If it isn't too much of a bother, please AIM me sometime. Had a little something I wanted to say <img src="/ubbthreads/images/graemlins/tongue.gif" alt="" /> <img src="/ubbthreads/images/graemlins/heartpump.gif" alt="" />

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#92257 - 04/01/06 09:35 PM Re: Lizards. [Re: ]
Anonymous
Unregistered


luminkite, I've deleted all the pms in my box. Feel free to PM me.

I don't think people use this site as a crutch at all. When you've spent more time on these boards you discover how much of a wealth of useful, applicable knowledge this site really harbours.

It's definitely a learning experience on these boards (and it applies especially to these diet threads), and it's really up to the people to evaluate what they read and to guage whether or not they are comfortable with taking certain risks. Again, it's like bungee jumping; despite the risks many have successfully bungee jumped and made it out alive, while others just don't feel comfortable with taking that risk no matter how slight the chance of mishap, and no amount of encouraging/pushing will induce such people to take the risks.

We all have to learn to respect people's boundaries. Not everyone is as daring with the gamble and willing to put the gliders' lives (or even their very comfort level) on the line for the sake of discovery. Like you said, we both could be wrong in our encouragement of lizards for safe glider feeding.

Also, I wanted to mention, though our gliders are very similar in physiology to wild gliders, you have to be careful when dealing with things like immunity. Though wild gliders may be able to handle the rough-and-tough of the elements of the wild (including contaminated water, as in the example you used), it doesn't necessarily mean our gliders would be able to.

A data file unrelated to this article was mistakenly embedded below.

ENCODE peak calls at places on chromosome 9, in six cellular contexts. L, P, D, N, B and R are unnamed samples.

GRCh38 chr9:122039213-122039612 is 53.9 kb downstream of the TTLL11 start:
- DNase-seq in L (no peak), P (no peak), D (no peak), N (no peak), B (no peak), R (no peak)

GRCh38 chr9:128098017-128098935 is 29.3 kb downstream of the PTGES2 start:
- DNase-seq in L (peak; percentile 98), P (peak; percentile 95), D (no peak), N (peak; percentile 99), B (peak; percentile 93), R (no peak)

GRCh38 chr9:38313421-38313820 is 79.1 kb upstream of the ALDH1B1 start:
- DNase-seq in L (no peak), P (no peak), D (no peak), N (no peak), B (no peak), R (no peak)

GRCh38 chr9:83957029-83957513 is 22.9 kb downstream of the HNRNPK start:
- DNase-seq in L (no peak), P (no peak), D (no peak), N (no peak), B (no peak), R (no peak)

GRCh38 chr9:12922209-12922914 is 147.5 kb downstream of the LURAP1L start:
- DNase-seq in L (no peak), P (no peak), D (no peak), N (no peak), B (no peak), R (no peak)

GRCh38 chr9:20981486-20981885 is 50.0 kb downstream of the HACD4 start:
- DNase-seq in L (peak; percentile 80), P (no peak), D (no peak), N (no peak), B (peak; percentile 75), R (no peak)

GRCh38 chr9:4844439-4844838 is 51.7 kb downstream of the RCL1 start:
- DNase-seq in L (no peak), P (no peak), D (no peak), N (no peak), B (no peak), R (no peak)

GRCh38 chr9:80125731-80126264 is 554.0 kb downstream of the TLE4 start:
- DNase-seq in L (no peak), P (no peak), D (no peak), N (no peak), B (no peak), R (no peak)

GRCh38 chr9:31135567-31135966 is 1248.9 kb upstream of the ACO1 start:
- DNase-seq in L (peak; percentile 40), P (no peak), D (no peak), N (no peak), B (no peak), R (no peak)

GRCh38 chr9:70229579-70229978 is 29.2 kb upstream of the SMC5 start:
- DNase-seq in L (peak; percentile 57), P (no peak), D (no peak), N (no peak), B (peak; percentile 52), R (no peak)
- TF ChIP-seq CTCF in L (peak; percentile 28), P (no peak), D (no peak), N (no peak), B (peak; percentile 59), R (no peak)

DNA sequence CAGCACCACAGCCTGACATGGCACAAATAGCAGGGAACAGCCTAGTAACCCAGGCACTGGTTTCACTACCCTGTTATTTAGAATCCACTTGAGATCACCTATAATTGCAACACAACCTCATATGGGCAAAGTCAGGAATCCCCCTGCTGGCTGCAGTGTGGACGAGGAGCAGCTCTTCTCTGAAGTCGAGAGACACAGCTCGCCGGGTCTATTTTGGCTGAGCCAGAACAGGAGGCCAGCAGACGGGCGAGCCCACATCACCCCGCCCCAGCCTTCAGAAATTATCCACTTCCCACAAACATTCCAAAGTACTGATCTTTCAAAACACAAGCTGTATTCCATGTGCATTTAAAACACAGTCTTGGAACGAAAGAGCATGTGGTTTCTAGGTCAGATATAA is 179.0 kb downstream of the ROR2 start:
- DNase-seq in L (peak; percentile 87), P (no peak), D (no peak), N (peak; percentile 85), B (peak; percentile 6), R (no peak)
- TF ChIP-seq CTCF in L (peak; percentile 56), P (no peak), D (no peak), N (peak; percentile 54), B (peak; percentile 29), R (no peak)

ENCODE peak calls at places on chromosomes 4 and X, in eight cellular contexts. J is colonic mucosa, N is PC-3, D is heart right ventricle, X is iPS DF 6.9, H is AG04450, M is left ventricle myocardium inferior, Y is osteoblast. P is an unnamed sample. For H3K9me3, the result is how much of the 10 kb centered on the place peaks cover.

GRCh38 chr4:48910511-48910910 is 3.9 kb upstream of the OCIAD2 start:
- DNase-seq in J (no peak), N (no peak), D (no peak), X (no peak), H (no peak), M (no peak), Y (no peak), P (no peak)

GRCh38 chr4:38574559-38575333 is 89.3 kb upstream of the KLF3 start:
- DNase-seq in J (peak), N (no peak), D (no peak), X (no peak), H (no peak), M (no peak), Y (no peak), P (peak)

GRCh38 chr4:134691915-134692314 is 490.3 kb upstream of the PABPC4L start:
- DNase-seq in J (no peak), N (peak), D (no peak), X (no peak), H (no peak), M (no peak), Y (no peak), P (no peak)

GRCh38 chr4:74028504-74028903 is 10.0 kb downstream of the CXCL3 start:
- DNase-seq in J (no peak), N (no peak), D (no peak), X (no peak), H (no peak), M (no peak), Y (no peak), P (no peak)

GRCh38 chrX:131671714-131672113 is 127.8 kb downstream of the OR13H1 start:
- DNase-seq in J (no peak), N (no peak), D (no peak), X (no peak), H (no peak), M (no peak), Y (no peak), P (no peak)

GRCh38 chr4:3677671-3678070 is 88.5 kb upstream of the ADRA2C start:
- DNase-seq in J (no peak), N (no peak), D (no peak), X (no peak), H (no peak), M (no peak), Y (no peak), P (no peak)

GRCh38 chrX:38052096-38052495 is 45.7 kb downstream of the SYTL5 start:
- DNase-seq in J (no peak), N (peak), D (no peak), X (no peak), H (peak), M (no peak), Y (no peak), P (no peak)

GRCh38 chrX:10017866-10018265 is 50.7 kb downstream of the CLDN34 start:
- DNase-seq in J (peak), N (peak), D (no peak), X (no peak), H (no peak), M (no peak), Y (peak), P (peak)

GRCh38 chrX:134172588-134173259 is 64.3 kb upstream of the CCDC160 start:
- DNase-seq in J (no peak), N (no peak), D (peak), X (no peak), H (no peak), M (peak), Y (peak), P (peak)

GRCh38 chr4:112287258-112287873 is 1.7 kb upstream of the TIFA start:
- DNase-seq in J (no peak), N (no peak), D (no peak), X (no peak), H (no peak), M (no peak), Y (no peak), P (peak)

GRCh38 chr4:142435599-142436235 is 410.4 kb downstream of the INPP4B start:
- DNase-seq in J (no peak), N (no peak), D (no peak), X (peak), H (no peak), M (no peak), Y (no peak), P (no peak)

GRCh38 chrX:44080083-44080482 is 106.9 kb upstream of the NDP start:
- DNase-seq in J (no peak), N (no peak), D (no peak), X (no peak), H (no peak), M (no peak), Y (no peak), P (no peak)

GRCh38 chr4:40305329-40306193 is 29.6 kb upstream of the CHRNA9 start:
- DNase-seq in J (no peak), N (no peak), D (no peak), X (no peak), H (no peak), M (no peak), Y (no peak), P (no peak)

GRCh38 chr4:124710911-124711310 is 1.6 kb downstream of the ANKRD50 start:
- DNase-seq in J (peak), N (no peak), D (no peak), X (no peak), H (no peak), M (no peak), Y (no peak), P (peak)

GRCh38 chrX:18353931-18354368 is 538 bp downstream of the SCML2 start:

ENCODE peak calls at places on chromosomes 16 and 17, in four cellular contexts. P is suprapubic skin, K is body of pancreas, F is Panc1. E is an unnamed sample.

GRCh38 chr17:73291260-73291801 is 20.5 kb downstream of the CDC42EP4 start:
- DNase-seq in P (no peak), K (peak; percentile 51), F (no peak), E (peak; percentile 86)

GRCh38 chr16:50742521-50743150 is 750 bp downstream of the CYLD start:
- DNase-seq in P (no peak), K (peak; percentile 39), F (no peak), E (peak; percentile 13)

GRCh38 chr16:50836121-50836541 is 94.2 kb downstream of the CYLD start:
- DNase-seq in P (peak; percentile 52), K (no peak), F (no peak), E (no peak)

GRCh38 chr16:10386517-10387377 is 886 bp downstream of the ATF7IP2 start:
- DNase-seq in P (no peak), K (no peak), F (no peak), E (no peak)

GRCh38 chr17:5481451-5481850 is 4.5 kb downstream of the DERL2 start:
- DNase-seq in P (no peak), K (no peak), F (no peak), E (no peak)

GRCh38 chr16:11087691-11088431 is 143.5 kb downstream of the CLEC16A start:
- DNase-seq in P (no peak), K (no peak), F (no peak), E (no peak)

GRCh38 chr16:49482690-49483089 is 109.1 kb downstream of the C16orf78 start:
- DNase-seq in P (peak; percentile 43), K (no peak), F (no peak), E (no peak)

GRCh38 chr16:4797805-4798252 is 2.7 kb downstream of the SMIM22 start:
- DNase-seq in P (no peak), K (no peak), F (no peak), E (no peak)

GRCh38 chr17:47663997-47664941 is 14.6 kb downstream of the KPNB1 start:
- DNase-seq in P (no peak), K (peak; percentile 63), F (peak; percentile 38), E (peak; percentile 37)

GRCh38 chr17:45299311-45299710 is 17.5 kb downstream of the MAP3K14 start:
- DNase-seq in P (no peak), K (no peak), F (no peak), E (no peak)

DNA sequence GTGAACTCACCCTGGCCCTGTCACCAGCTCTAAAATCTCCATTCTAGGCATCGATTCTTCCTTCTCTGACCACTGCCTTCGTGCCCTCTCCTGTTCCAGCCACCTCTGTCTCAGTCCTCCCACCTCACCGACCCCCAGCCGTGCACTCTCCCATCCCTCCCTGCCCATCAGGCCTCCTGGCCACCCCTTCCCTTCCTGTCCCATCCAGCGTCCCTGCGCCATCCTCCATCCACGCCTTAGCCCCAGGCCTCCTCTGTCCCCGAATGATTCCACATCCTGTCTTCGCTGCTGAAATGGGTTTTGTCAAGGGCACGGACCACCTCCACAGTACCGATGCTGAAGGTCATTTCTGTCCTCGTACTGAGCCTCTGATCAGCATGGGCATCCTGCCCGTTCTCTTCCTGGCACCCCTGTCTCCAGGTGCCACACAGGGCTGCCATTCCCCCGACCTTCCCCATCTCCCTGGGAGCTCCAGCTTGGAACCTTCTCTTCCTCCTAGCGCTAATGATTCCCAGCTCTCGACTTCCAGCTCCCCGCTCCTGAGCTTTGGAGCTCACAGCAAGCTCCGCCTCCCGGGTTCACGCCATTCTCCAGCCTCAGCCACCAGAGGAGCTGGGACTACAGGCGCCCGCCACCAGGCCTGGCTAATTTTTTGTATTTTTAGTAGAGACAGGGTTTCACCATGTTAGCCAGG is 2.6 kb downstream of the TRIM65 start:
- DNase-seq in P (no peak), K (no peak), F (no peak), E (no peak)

Our captive gliders have been reared in a captive bubble where we expose them to what humans call a "clean and sanitary" environment, and our gliders haven't had that opportunity to be reared from a stock that has acquired an immunity from the hardships associated with the natural habitat, and in conditions that wild gliders have. In effect, we've created a population of gliders that have been biologically affected by our controlling of their environment. They are bubble gliders, raised in the bubbles in which we contain them. Thus, I strongly feel that captive gliders differ from wild gliders in regards to immunity.

Mikey <img src="/ubbthreads/images/graemlins/dance.gif" alt="" />

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#92258 - 04/01/06 09:47 PM Re: Lizards. [Re: ]
Anonymous
Unregistered


I should probably stay out of this one, lol, but I can't resist <img src="/ubbthreads/images/graemlins/evil.gif" alt="" />

I won't tell people not to feed lizards to their gliders, as I have not doen any research on the pro's and con's of feeding them...but I do want to add this...

When we bring animals into our home we have a responsibility to them. Part of that responsibiltiy is to keep our animals safe and healthy...and the other part is to keep them happy and provide enriching lives. It's all a matter of where each individual person chooses to draw the line on some of the "riskier" choices for their animals...and know that most often, it will be our animals that benfit or suffer from those choices.

However, a word about parasites. They are definately NOT something to be taken lightly...and not necessarily something that can be fixed with a band-aid at the vet's.

I am currently caring four four gliders with giardia. This has been an on-going battle for one of my gliders for three weeks now...and she is far from out of the woods yet. It is not something that is easily solved, and it is painful for me to watch her vomit and watch my other gliders have diahhrea, a lack of energy, and a lack of appetite. In my mind, I have already lost two joeys from this (one just oop and the other that never made it to the pouch) and that hurts more than I can say.

Where my gliders got the parasite from...I don't know....I try to eliminate a lot of the risks...but I can't eliminate all of them all the time....but for me....I would never increase the chances of my gliders (or me) having to go through this again.